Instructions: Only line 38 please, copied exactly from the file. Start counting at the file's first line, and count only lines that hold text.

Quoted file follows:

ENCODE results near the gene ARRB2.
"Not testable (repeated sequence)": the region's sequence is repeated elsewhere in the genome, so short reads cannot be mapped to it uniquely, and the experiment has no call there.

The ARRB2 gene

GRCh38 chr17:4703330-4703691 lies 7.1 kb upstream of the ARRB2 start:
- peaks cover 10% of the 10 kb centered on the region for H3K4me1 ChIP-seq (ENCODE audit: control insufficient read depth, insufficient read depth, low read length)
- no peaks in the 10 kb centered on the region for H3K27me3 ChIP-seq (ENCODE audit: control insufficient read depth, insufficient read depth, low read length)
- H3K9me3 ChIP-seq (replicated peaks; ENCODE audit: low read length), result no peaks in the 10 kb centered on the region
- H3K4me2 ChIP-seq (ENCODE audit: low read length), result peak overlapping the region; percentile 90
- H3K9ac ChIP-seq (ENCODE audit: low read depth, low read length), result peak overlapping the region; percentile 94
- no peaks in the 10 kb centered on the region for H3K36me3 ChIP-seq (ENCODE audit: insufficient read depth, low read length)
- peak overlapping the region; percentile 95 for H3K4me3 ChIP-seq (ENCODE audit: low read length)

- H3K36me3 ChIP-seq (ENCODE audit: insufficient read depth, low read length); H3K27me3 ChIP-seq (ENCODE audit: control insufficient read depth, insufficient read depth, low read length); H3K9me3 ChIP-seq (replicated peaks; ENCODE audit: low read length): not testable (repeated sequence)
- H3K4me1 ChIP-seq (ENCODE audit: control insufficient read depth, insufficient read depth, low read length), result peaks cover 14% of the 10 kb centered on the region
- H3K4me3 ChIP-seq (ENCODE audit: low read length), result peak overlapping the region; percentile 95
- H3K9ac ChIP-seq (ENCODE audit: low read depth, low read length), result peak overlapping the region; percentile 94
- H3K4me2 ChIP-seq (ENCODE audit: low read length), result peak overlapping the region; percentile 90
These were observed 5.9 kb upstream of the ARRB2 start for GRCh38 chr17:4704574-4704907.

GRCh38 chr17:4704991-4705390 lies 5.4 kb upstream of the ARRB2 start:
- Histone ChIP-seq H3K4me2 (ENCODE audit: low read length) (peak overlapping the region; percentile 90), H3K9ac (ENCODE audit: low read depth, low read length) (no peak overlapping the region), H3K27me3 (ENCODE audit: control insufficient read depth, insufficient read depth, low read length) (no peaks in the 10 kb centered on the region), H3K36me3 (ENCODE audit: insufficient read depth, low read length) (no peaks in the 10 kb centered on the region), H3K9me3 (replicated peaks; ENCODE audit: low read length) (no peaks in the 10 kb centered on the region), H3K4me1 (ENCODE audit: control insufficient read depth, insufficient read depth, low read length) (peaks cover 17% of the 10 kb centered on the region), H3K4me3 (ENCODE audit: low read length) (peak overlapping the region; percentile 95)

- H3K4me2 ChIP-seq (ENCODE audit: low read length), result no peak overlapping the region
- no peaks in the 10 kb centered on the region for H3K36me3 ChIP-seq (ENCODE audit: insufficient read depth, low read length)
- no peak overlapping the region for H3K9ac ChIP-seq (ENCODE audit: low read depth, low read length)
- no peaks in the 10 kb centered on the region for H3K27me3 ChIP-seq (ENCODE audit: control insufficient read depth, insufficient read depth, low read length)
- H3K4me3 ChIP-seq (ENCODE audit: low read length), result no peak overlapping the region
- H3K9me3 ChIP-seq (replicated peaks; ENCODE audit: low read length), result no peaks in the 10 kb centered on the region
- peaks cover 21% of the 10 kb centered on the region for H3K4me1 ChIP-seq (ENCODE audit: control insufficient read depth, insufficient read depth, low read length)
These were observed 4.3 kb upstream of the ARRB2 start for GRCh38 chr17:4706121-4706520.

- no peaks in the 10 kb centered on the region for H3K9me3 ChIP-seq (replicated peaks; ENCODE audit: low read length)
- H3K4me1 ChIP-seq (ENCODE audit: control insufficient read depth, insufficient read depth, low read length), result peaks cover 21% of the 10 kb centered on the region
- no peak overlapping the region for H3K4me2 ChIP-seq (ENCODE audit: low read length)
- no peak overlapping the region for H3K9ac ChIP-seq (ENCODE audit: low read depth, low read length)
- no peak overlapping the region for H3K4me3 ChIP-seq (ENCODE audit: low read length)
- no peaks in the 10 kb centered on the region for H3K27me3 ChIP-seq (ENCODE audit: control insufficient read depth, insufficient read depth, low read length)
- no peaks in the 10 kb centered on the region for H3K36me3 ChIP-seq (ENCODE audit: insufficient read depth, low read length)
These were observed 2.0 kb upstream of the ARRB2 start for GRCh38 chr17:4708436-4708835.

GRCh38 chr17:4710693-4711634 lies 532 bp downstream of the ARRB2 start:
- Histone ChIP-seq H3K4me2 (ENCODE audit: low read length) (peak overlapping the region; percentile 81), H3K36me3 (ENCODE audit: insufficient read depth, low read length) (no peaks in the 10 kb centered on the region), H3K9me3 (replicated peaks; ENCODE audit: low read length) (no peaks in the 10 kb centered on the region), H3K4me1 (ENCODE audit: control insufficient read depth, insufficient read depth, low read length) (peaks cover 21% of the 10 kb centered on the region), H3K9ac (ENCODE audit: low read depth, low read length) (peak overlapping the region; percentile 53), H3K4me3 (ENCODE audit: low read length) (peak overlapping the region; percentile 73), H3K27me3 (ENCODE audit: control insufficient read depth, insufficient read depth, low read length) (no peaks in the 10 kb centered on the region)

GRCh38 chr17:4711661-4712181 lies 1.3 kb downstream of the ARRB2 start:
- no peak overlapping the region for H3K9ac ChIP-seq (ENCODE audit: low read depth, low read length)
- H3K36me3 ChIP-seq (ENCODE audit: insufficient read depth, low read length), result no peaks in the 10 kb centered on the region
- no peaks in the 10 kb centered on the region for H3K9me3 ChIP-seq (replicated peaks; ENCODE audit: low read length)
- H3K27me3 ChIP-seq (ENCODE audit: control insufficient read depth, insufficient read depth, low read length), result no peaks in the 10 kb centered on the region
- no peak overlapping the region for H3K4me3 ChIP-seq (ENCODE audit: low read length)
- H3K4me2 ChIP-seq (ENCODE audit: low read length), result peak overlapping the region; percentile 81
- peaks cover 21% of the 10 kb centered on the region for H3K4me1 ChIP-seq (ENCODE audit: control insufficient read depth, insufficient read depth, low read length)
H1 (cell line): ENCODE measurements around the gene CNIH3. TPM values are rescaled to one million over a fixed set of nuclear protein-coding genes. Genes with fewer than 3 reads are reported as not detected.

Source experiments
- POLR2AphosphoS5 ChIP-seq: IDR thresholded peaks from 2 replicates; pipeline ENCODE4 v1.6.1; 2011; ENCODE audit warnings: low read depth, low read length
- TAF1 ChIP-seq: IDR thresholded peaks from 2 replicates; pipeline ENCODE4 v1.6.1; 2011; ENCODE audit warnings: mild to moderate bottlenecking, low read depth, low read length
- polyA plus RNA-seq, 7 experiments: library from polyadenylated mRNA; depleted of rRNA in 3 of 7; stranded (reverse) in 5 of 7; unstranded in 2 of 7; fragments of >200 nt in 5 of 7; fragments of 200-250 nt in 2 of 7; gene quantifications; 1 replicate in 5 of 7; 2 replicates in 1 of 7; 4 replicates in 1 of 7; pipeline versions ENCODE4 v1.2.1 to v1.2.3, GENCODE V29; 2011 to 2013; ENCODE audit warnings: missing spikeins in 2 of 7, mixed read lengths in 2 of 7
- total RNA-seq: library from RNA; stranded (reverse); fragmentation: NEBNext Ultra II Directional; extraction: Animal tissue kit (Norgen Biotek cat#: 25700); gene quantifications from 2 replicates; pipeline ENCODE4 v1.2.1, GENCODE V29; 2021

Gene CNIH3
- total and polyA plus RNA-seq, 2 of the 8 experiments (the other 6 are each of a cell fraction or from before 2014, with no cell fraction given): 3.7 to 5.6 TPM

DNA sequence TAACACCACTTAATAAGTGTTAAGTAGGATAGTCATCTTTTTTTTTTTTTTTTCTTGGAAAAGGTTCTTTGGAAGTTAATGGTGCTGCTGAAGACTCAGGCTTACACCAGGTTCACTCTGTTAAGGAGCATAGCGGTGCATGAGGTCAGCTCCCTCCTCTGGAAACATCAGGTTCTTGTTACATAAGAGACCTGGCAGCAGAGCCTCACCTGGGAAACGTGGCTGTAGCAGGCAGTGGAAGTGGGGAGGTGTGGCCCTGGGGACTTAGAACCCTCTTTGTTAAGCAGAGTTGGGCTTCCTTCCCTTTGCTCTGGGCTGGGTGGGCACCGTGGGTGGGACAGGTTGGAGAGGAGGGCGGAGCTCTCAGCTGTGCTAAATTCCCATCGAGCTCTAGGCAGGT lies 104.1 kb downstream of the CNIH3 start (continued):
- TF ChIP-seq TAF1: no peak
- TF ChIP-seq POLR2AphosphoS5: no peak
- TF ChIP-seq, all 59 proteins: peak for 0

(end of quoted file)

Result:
GRCh38 chr17:4711661-4712181 lies 1.3 kb downstream of the ARRB2 start: